The Bob Edwards Show, June 23-27, 2014
Monday, June 23, 2014: In This Nonviolent Stuff’ll Get You Killed: How Guns Made the Civil Rights Movement Possible, award-winning civil rights scholar Charles Cobb Jr. describes how the Second Amendment became an integral part of survival and liberation for blacks in America — from the troublesome years of Reconstruction through the civil rights movement. Then, in 1994, Steve Wright retired from a 13-year career in the National Football League. Wright became an entrepreneur and developed the first mist cooling system used on NFL sidelines. Now Wright has come up with other ideas to keep players safe on the field. The NFL has added dozens of rules to protect the players, but Wright believes that there is enough technology today to improve the safety features of the equipment, which would allow the players to play “football” again.
Tuesday, June 24, 2014: Bob talks with Congresswoman Eleanor Holmes Norton about her participation in Freedom Summer. Our interview will also feature clips from filmmaker Stanley Nelson’s documentary Freedom Summer. The film highlights an essential element of the civil rights movement: the patient and long-term efforts by outside activists and local citizens in Mississippi to organize communities and register black voters — even in the face of intimidation, physical violence and death. Freedom Summer premieres tonight on PBS.
Wednesday, June 25, 2014: With the Blasters, Dave and Phil came up with bands like X, Black Flag, and The Cramps. The brothers parted ways in 1985, but after a health scare almost took Phil’s life in 2012 (he literally died for a couple minutes in the hospital), they decided to reunite. Their new album is titled Common Ground. Then, Orson Welles was one of the 20th century’s greatest film directors, actors, writers, and producers. He was also one of the last century’s true raconteurs: a storyteller and wit who could expound on almost any subject. Proof of his ability – and his sharp tongue— is found in the book My Lunches with Orson: Conversations between Henry Jaglom and Orson Welles. Film historian Peter Biskind edited this collection of transcripts and it’s available in paperback.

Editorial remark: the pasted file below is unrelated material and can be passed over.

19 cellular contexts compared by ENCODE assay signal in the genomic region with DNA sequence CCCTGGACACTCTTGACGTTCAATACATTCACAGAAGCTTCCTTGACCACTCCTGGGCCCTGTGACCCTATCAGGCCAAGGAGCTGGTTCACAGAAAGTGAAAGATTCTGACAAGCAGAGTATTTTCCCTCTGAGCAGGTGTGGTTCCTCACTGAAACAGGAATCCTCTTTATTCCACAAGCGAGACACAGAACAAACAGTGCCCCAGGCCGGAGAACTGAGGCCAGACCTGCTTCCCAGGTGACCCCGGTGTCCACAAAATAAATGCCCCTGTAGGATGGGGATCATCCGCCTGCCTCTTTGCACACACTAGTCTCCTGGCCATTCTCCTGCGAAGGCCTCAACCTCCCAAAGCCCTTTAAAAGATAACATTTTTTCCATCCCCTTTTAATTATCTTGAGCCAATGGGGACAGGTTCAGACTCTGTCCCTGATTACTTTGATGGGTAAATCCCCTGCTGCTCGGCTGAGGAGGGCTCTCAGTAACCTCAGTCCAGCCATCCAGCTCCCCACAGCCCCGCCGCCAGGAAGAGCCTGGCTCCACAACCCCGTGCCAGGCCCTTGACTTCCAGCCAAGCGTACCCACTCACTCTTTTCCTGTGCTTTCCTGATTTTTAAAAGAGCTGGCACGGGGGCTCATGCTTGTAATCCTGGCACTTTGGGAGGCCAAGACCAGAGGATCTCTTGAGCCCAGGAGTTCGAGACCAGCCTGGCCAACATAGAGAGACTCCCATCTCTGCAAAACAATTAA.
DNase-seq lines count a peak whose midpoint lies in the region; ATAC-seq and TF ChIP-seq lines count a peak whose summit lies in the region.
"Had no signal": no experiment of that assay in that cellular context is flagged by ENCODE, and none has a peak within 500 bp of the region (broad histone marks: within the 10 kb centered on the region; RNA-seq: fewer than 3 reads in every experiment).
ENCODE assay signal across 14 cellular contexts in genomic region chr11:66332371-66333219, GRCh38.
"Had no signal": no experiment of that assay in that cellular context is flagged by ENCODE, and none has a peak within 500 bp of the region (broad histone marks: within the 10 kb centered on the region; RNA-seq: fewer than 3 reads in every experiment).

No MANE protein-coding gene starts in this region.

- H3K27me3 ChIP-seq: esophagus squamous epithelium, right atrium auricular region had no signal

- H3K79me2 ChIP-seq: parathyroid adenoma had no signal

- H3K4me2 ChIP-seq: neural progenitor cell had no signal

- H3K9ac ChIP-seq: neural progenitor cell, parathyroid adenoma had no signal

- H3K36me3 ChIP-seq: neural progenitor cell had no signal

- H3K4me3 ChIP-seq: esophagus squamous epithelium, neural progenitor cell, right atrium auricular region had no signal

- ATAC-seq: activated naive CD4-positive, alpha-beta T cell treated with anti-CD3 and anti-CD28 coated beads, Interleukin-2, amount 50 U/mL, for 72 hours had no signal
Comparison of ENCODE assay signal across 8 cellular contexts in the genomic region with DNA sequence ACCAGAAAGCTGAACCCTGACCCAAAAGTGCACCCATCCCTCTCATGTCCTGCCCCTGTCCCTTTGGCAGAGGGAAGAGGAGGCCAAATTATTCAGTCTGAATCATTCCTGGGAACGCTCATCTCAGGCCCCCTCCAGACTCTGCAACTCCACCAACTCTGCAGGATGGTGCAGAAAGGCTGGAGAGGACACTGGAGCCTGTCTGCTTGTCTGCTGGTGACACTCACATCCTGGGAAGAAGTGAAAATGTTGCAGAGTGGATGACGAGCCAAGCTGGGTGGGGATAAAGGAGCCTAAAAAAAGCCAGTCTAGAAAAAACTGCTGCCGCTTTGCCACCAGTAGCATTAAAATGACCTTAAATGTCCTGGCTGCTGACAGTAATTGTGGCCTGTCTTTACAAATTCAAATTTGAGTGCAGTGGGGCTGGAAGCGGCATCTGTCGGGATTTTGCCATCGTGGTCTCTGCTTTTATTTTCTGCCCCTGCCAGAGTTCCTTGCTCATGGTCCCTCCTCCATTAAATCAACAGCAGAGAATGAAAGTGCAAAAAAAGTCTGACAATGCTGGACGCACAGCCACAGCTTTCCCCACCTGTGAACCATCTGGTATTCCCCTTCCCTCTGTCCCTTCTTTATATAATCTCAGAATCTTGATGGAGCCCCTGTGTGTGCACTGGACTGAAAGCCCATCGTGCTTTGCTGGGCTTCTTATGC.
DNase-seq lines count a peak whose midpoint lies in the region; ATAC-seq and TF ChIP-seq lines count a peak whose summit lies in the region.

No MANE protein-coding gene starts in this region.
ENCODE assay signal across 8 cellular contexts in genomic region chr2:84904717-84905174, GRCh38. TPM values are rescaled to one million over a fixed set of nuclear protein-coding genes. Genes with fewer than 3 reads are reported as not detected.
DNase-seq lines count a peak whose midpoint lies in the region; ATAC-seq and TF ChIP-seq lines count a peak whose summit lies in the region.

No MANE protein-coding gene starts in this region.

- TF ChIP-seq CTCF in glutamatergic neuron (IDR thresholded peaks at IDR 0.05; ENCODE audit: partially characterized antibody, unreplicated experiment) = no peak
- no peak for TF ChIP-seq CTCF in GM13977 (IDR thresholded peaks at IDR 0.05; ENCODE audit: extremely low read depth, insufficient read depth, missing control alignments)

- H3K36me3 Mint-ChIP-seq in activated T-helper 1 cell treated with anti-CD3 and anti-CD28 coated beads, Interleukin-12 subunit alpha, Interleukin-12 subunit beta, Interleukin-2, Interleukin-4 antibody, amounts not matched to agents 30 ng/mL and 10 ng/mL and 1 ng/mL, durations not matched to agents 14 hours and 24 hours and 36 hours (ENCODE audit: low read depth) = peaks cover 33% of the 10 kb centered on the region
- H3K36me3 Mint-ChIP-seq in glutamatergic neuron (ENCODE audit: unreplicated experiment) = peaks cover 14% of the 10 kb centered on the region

Thursday, June 26, 2014: In November of 1942 five brothers were killed when the battle ship they were serving on was hit by two Japanese torpedoes. Their mother, Alleta Sullivan, wrote a moving letter to the Bureau of Naval Personnel seeking the truth of what happened to her sons. She soon received a reply, not from the Bureau, but from President Franklin D. Roosevelt who wrote in part, “I realize full well there is little I can say to assuage your grief.” Both letters are included in a collection culled by Shaun Usher titled Letters of Note: An Eclectic Collection of Correspondence Deserving of a Wider Audience. Then, Military journalist and author Stephen Harding tells an unlikely but true story in his book The Last Battle: When U.S. and German Soldiers Joined Forces in the Waning Hours of World War II in Europe and it’s available in paperback.
Friday, June 27, 2014: Doyle McManus, Washington columnist for the Los Angeles Times, joins Bob to discuss the latest political news. Then, Rafe Esquith has taught at Hobart Elementary School in Los Angeles for more than 25 years and is the only teacher to have been awarded the president’s National Medal of the Arts. Almost all of his students live below the poverty line and are from immigrant families, with none speaking English as a first language. However, his fifth-grade students consistently score in the top 5 to 10-percent of the country in standardized tests. Esquith’s book is titled Real Talk for Real Teachers: Advice for Teachers from Rookies to Veterans: “No Retreat, No Surrender!” and it’s now available in paperback. Finally, we hear a new commentary from children’s book writer and illustrator Daniel Pinkwater.